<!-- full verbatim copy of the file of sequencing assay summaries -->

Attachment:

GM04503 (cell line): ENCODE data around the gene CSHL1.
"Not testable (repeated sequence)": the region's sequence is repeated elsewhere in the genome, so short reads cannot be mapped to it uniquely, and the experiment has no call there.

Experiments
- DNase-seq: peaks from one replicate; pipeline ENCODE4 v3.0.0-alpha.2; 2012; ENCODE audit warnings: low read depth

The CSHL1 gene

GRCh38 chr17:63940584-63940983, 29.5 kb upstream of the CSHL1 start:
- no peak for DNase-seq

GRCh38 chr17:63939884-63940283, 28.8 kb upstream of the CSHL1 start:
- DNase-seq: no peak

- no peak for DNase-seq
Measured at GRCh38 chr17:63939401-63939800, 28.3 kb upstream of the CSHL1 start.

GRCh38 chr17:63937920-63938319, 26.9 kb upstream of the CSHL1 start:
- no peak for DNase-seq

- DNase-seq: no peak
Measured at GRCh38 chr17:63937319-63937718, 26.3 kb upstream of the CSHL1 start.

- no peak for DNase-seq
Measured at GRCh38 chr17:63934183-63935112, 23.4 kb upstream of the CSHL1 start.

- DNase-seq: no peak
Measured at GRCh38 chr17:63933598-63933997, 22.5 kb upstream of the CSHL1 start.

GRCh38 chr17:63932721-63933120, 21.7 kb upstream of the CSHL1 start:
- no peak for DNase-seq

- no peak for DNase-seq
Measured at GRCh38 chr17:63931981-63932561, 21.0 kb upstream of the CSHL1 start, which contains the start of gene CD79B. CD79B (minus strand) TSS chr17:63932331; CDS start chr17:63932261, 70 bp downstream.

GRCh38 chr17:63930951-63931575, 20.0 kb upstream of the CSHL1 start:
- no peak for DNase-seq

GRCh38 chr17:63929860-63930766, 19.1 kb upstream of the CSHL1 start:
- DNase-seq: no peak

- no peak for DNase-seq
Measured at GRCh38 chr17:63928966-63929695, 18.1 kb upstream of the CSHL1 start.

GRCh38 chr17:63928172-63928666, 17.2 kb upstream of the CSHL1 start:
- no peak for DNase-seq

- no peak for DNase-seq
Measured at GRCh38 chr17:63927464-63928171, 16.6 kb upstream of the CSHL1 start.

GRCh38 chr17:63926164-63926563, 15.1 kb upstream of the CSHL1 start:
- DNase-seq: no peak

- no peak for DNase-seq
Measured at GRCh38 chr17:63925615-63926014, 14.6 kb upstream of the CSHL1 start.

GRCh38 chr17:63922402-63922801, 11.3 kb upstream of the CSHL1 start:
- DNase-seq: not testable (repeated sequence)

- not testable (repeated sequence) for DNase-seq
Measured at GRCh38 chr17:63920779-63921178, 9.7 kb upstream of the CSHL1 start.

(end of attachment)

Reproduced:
GM04503 (cell line): ENCODE data around the gene CSHL1.
"Not testable (repeated sequence)": the region's sequence is repeated elsewhere in the genome, so short reads cannot be mapped to it uniquely, and the experiment has no call there.

Experiments
- DNase-seq: peaks from one replicate; pipeline ENCODE4 v3.0.0-alpha.2; 2012; ENCODE audit warnings: low read depth

The CSHL1 gene

GRCh38 chr17:63940584-63940983, 29.5 kb upstream of the CSHL1 start:
- no peak for DNase-seq

GRCh38 chr17:63939884-63940283, 28.8 kb upstream of the CSHL1 start:
- DNase-seq: no peak

- no peak for DNase-seq
Measured at GRCh38 chr17:63939401-63939800, 28.3 kb upstream of the CSHL1 start.

GRCh38 chr17:63937920-63938319, 26.9 kb upstream of the CSHL1 start:
- no peak for DNase-seq

- DNase-seq: no peak
Measured at GRCh38 chr17:63937319-63937718, 26.3 kb upstream of the CSHL1 start.

- no peak for DNase-seq
Measured at GRCh38 chr17:63934183-63935112, 23.4 kb upstream of the CSHL1 start.

- DNase-seq: no peak
Measured at GRCh38 chr17:63933598-63933997, 22.5 kb upstream of the CSHL1 start.

GRCh38 chr17:63932721-63933120, 21.7 kb upstream of the CSHL1 start:
- no peak for DNase-seq

- no peak for DNase-seq
Measured at GRCh38 chr17:63931981-63932561, 21.0 kb upstream of the CSHL1 start, which contains the start of gene CD79B. CD79B (minus strand) TSS chr17:63932331; CDS start chr17:63932261, 70 bp downstream.

GRCh38 chr17:63930951-63931575, 20.0 kb upstream of the CSHL1 start:
- no peak for DNase-seq

GRCh38 chr17:63929860-63930766, 19.1 kb upstream of the CSHL1 start:
- DNase-seq: no peak

- no peak for DNase-seq
Measured at GRCh38 chr17:63928966-63929695, 18.1 kb upstream of the CSHL1 start.

GRCh38 chr17:63928172-63928666, 17.2 kb upstream of the CSHL1 start:
- no peak for DNase-seq

- no peak for DNase-seq
Measured at GRCh38 chr17:63927464-63928171, 16.6 kb upstream of the CSHL1 start.

GRCh38 chr17:63926164-63926563, 15.1 kb upstream of the CSHL1 start:
- DNase-seq: no peak

- no peak for DNase-seq
Measured at GRCh38 chr17:63925615-63926014, 14.6 kb upstream of the CSHL1 start.

GRCh38 chr17:63922402-63922801, 11.3 kb upstream of the CSHL1 start:
- DNase-seq: not testable (repeated sequence)

- not testable (repeated sequence) for DNase-seq
Measured at GRCh38 chr17:63920779-63921178, 9.7 kb upstream of the CSHL1 start.